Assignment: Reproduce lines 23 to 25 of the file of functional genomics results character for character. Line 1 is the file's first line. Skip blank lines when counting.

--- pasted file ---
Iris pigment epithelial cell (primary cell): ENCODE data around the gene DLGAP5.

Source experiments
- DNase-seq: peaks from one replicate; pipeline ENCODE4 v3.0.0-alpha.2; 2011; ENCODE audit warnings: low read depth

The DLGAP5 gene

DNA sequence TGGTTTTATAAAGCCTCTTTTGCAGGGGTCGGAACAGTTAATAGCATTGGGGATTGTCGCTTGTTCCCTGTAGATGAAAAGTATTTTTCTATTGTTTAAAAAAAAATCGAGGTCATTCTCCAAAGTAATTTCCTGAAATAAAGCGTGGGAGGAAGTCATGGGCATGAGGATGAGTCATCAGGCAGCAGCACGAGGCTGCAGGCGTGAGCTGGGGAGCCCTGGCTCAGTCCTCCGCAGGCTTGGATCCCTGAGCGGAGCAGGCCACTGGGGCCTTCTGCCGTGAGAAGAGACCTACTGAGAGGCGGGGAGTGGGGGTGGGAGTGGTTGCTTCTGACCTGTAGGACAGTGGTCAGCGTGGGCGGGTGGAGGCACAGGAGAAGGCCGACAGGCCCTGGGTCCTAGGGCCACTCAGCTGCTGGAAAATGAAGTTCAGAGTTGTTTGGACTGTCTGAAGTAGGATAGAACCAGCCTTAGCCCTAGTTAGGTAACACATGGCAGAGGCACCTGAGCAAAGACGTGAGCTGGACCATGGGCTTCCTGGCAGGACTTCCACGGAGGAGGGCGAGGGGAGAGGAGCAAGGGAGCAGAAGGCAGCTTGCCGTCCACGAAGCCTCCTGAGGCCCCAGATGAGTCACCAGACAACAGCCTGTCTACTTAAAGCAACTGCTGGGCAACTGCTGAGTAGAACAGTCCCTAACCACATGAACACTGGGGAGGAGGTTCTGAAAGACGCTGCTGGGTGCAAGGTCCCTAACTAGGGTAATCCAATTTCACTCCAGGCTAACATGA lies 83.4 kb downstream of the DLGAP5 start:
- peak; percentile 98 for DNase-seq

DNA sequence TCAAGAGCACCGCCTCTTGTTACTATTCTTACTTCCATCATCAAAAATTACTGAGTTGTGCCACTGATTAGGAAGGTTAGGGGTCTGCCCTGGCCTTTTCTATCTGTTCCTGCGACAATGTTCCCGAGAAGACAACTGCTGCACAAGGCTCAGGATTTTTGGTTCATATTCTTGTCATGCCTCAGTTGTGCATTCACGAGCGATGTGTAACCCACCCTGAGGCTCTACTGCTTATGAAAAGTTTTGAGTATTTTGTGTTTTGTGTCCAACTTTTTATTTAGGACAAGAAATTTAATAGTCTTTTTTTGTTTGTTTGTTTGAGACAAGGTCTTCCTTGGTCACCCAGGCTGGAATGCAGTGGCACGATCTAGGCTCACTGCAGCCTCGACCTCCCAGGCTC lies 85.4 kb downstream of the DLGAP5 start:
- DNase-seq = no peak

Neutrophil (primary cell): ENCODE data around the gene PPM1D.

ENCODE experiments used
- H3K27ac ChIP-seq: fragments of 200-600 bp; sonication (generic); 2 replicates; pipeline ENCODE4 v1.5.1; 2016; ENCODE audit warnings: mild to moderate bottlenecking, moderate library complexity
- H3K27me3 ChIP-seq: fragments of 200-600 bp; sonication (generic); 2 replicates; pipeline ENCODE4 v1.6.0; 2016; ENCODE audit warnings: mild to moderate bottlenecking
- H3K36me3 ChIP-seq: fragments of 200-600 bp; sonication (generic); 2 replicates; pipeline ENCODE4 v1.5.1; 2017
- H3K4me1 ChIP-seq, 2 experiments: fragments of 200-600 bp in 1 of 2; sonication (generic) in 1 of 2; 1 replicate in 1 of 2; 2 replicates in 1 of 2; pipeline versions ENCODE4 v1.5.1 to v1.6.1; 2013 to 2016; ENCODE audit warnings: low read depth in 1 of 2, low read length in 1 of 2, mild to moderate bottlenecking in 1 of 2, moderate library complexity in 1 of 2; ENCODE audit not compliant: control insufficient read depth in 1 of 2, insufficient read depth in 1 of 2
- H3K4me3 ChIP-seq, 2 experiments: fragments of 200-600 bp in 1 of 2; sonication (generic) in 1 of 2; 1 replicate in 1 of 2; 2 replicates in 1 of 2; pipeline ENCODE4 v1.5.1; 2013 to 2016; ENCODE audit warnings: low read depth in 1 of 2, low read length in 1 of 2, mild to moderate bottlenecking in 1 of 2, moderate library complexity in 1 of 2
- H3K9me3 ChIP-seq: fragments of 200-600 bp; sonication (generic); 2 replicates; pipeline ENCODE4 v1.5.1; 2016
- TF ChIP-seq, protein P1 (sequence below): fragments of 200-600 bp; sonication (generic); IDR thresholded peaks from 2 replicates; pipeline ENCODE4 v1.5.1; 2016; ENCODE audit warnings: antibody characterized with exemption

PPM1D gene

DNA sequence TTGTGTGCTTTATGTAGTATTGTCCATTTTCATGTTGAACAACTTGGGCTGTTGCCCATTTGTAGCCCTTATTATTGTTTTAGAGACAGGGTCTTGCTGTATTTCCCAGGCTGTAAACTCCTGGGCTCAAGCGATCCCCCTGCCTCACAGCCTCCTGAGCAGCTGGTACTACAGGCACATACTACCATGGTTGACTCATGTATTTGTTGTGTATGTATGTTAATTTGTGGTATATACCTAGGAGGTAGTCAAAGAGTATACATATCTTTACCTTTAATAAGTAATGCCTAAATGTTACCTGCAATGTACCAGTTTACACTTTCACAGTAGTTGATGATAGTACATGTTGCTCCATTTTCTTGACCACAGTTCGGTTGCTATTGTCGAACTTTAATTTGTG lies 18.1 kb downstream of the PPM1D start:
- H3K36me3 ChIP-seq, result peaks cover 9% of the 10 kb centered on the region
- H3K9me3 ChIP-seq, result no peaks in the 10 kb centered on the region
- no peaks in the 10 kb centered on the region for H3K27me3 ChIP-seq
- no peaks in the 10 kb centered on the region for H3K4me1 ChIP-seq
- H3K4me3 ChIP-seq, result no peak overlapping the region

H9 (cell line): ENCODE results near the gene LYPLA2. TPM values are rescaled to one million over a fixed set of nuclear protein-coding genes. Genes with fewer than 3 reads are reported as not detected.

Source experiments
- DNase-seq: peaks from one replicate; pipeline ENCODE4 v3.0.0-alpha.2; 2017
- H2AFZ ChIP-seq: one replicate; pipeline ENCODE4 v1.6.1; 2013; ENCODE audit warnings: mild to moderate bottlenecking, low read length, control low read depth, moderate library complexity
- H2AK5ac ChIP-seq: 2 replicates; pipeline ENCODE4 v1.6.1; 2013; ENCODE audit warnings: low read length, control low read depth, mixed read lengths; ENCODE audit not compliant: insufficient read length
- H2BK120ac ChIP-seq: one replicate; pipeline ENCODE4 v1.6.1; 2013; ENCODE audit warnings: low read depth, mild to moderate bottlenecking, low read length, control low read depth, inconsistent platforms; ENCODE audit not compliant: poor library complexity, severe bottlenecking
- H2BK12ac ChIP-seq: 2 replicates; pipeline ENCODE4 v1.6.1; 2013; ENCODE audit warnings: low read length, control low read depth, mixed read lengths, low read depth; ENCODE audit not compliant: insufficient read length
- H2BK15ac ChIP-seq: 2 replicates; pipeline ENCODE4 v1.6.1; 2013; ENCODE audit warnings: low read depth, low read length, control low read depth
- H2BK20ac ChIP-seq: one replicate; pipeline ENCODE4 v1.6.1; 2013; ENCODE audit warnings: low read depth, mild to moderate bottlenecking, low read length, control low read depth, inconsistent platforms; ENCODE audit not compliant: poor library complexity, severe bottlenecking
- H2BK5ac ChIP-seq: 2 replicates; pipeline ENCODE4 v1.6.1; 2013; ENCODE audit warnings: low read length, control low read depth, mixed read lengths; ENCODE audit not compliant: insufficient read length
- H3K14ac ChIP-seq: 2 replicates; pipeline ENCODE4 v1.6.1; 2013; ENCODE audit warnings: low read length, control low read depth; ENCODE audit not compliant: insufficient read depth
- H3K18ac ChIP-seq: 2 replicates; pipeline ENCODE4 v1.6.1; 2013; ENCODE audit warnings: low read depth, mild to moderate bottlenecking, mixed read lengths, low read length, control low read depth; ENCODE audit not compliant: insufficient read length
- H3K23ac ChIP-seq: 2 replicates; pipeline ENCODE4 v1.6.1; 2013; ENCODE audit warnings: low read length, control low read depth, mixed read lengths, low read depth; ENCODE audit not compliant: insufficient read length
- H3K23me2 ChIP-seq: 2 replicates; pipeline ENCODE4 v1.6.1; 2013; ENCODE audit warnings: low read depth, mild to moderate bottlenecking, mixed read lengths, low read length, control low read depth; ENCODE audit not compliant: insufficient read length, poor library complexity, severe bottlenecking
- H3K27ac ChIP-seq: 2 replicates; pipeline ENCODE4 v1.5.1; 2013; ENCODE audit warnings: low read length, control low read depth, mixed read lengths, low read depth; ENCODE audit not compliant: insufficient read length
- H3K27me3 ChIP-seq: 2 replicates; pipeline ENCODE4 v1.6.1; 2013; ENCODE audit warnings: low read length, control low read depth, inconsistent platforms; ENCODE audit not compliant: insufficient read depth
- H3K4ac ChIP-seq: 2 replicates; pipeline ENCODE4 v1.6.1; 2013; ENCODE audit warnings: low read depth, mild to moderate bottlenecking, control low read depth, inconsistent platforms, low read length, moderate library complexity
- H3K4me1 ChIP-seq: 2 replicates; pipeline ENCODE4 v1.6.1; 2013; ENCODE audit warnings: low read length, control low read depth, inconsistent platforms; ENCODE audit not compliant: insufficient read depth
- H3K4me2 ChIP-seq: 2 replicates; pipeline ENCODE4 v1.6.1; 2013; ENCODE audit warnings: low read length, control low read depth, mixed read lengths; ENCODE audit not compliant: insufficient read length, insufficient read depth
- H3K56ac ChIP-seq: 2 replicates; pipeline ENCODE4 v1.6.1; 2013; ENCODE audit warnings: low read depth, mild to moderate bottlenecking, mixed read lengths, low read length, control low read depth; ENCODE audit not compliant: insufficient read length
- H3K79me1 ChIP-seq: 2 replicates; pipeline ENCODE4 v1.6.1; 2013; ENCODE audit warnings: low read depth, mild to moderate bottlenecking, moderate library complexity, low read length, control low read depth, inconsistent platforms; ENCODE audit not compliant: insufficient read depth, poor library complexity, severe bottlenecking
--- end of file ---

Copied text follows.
- no peaks in the 10 kb centered on the region for H3K4me1 ChIP-seq
- H3K4me3 ChIP-seq, result no peak overlapping the region

H9 (cell line): ENCODE results near the gene LYPLA2. TPM values are rescaled to one million over a fixed set of nuclear protein-coding genes. Genes with fewer than 3 reads are reported as not detected.